Choosing the right fieldbus

Editor's Note: This article provides additional information to the feature on Merging AC drives and Fieldbus Technology that appeared in the Feb. 2002 issue of Machinery & Equipment MRO. The main feature article can be found in the Feb. 2002 issue archive on www.mro-esource.com for further reference.

How do you find the ideal fieldbus for your needs? There is no single fieldbus that can fulfill all requirements for every application. There can be considerable differences in communication requirements for different applications, therefore the fieldbus must be selected according to these requirements.

Most users want to select a simple communication method that fulfils the requirements of their application. The selected standard is supposed to have appropriate devices and tools for the application.

Apart from ensuring that the chosen device can accept multi-vendor products, users should consider the following:

* Topology

* Access to the fieldbus

* Physical features

* Protocol

* Access rights in multimaster systems

* Noise immunity

* Transmission speed.

Other consideration needs to be given to the technical, communications and system safety requirements. For a complete list, visit the Online Features section of www.mro-esource.com and click on "Choosing the right fieldbus."

Below is a checklist to consider:

Number of nodes

This is the number of devices connected to the field bus or bus segment. This varies from a maximum of 64 nodes with DeviceNet to 247 nodes with Modbus. If, for example, you have an application with 100 drives and want to control from DeviceNet then you will need two DeviceNet scanners.

Transmission speed

Also referred to as Baud rate. The higher the transmission speed the shorter the bus length. The maximum bus segment cable length is defined in the fieldbus standard, such as DeviceNet, Profibus etc., for the supported Baud rates.

Extent of user data

The extent of user data can be limited, depending on either hardware (ASICs, defined by node manufacturer) or software (protocol, defined by the fieldbus standard). This is usually defined in the fieldbus node User Manual.

Topology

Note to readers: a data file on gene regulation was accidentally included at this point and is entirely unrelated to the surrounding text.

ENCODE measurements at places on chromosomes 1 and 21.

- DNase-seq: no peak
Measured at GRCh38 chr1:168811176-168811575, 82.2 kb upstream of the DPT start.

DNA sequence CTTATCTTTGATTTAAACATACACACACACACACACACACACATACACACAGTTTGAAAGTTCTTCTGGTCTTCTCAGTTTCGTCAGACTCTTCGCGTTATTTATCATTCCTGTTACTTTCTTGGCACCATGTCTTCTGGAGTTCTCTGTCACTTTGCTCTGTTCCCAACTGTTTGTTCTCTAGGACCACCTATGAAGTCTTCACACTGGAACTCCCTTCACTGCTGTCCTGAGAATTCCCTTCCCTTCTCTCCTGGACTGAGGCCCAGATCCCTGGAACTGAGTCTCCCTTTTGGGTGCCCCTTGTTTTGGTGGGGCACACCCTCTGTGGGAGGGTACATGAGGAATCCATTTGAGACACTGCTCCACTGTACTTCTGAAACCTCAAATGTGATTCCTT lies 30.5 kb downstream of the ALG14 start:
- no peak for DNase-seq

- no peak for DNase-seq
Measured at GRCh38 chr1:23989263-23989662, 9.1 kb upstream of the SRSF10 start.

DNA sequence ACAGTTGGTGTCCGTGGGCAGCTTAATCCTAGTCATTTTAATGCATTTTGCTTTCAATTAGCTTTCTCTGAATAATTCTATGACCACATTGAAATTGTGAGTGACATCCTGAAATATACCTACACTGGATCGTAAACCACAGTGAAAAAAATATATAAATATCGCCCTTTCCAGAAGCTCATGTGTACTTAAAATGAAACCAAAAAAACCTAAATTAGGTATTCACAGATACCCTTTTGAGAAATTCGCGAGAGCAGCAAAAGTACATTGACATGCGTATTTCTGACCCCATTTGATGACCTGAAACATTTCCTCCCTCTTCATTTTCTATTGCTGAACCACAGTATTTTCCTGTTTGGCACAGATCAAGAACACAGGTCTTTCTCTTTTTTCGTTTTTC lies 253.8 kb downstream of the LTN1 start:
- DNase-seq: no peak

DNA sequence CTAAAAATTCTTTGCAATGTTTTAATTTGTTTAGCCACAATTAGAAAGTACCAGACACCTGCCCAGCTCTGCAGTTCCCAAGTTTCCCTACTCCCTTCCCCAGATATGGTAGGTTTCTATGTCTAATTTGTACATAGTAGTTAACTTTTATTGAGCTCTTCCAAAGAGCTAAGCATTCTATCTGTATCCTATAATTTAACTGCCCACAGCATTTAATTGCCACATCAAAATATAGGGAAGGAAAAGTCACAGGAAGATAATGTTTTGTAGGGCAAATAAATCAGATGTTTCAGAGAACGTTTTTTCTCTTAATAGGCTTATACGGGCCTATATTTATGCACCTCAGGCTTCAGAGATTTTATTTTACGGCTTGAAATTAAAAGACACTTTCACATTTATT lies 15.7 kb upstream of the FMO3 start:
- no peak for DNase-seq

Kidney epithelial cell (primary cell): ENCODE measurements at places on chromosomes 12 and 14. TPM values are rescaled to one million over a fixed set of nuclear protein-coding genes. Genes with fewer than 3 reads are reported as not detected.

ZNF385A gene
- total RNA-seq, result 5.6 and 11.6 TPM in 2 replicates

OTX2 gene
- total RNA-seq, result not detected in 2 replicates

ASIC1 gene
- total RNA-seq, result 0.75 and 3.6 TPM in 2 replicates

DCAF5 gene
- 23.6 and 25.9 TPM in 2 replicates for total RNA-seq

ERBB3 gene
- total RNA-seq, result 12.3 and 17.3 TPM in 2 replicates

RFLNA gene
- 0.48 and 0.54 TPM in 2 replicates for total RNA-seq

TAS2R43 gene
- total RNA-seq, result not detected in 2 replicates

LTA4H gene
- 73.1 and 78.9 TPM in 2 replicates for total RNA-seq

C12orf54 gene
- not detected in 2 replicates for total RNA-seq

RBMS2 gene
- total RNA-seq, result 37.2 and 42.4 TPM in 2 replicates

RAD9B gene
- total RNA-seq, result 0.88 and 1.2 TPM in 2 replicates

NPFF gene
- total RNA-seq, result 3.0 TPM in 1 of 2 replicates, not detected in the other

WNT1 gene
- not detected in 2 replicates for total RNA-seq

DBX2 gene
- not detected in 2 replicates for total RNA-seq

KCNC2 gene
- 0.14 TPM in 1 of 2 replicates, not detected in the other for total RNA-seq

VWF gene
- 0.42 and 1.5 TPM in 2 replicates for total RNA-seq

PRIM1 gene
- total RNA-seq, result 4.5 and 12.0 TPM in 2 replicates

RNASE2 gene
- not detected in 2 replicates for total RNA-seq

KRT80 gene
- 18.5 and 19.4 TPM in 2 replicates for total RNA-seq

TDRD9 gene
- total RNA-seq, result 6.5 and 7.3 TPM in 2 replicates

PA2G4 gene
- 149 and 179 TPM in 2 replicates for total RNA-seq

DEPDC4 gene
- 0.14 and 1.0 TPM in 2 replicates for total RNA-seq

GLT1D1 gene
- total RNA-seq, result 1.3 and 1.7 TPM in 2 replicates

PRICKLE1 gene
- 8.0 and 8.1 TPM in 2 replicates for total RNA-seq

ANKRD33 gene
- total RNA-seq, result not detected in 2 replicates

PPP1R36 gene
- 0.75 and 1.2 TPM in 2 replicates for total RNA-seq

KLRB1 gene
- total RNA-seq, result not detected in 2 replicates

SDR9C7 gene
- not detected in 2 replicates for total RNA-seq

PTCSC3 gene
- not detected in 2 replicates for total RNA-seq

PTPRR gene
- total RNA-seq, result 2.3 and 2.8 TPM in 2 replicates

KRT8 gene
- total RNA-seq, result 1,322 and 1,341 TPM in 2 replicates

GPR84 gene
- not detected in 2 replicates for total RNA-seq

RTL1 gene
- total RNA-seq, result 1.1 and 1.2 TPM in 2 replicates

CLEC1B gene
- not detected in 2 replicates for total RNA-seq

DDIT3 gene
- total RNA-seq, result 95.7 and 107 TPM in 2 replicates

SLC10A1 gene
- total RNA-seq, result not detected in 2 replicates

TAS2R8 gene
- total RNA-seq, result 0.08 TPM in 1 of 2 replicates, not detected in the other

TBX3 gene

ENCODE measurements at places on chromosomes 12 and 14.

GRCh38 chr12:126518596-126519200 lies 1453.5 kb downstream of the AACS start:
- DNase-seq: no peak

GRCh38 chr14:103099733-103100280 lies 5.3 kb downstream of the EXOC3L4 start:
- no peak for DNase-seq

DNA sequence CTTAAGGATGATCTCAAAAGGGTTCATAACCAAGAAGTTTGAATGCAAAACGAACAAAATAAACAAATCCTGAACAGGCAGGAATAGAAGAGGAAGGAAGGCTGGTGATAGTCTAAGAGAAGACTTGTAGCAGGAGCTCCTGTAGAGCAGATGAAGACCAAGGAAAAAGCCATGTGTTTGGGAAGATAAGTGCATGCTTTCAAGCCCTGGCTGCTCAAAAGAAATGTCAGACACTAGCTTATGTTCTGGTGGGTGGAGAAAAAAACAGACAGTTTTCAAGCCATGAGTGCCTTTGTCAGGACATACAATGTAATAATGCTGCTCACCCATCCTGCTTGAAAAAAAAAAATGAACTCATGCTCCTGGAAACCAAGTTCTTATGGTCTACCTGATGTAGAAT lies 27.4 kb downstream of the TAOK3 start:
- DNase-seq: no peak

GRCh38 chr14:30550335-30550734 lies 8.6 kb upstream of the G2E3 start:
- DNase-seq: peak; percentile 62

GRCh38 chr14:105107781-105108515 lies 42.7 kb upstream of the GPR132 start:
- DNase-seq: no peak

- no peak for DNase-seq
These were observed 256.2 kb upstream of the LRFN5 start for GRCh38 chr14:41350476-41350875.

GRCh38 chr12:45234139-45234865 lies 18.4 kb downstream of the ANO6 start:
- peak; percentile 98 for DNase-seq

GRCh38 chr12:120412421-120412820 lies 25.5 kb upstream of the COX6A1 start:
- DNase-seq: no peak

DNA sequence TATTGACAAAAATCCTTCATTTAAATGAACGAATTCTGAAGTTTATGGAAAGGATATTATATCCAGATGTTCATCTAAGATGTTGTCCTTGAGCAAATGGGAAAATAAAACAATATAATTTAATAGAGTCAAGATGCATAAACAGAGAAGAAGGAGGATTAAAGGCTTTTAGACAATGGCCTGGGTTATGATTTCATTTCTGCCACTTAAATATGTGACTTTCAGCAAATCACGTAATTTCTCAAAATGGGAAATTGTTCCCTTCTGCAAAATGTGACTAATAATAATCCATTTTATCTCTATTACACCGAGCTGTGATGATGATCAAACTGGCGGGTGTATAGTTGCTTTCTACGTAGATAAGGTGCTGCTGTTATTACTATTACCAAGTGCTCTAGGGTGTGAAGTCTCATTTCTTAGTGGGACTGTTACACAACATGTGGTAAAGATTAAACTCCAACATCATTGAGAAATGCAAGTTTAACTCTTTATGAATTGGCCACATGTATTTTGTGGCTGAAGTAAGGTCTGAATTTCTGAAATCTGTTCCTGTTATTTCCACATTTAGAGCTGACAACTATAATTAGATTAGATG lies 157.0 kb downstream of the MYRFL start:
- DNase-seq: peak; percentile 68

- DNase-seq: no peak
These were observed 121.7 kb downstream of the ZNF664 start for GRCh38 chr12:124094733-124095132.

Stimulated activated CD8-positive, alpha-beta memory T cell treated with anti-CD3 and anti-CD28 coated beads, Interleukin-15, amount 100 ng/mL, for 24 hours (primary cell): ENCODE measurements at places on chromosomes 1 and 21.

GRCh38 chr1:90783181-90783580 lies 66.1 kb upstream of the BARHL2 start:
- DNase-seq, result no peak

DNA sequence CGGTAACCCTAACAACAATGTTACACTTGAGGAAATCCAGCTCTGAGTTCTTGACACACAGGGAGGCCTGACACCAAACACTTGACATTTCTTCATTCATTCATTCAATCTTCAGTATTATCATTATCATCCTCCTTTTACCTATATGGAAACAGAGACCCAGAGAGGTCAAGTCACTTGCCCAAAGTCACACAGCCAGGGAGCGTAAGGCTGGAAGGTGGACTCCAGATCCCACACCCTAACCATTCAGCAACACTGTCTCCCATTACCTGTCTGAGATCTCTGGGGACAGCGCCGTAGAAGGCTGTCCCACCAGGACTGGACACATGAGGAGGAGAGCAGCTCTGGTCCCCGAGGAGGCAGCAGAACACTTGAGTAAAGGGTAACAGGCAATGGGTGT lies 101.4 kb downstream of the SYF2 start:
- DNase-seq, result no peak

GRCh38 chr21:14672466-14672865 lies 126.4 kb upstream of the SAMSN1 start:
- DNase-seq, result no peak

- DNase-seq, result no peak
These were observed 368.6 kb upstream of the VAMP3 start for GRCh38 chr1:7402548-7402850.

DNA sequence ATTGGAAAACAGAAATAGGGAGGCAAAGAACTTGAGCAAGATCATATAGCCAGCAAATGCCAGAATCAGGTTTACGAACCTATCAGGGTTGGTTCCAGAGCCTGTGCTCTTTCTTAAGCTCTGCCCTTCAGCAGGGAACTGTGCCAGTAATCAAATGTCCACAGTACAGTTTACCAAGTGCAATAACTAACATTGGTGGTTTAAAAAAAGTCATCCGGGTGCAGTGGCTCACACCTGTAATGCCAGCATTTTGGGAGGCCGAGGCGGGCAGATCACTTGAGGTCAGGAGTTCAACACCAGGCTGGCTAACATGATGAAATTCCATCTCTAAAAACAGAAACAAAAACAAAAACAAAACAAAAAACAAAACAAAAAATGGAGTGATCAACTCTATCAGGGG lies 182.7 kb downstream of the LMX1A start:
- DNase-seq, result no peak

The topology usually comes with rules defining how the nodes are connected to one another. The topolgy also defines bus termination rules. This is defined by the fieldbus standard and can be bus, ring, star topology etc.

Modularity, expansion possibilities

Because there is a single cable, the system can be easily constructed in a modular way. This allows the system to be easily expanded later. Machine manufacturers can build their systems based on a modular concept (flexibility).

Noise immunity

Due to reduced amount of cabling there is much less chance to pick up disturbances. Digital technology means drift is eliminated.

Cable requirements

These are defined by the fieldbus standard. Each fieldbus type has its own cable requirements, for example, cross-sectional area, impedance, stray capacitance, etc

Connection cost

Connecting a single cable is much easier than connecting a variety of analogue signal cables. The method of connection is usually standardised.

Device replacement without bus interruption

In daisy-chain bus topology, the bus cable can be removed from the device without interrupting the bus communication. With point-to-point or ring connection, bus communication will always be lost.

Requirements of the application

Type of fieldbus is selected according to the response time required by the application and/or the amount of nodes to be connected to the system

Communication

Required data transfer capacity

Usually the amount of I/O data to be exchanged via the bus

Guaranteed response time

Depending on the bus cycle time, determined by the amount of connected nodes, selected transmission speed and extent of data frame

SYSTEM SAFETY

System safety in a fault situation

Usually the standard fieldbus topology is not redundant but can be made so in many cases. In none redundant bus systems, the action in case of a communication loss can be configured within the nodes, for example fault or remain in operation etc

Safety of data transfer (error recognition)

The safety of the data transfer differs from fieldbus to fieldbus and is defined within the fieldbus protocol

Special attention towards power supply solutions

Some fieldbus systems supply the nodes via the fieldbus cable (DeviceNet) and others require an external power supply (Profibus) to feed the nodes

Readiness of diagnostic tools

For the open fieldbus standards a large variety of diagnostic tools from several manufacturers are available

This information was compiled by ABB Inc., Automation Technology Products Division, Saint-Laurent, QC  H4S 1N6 Canada. For more information, tel. 514-832-6573, fax 514-332-0609, or visit www.abb.com/motors&drives.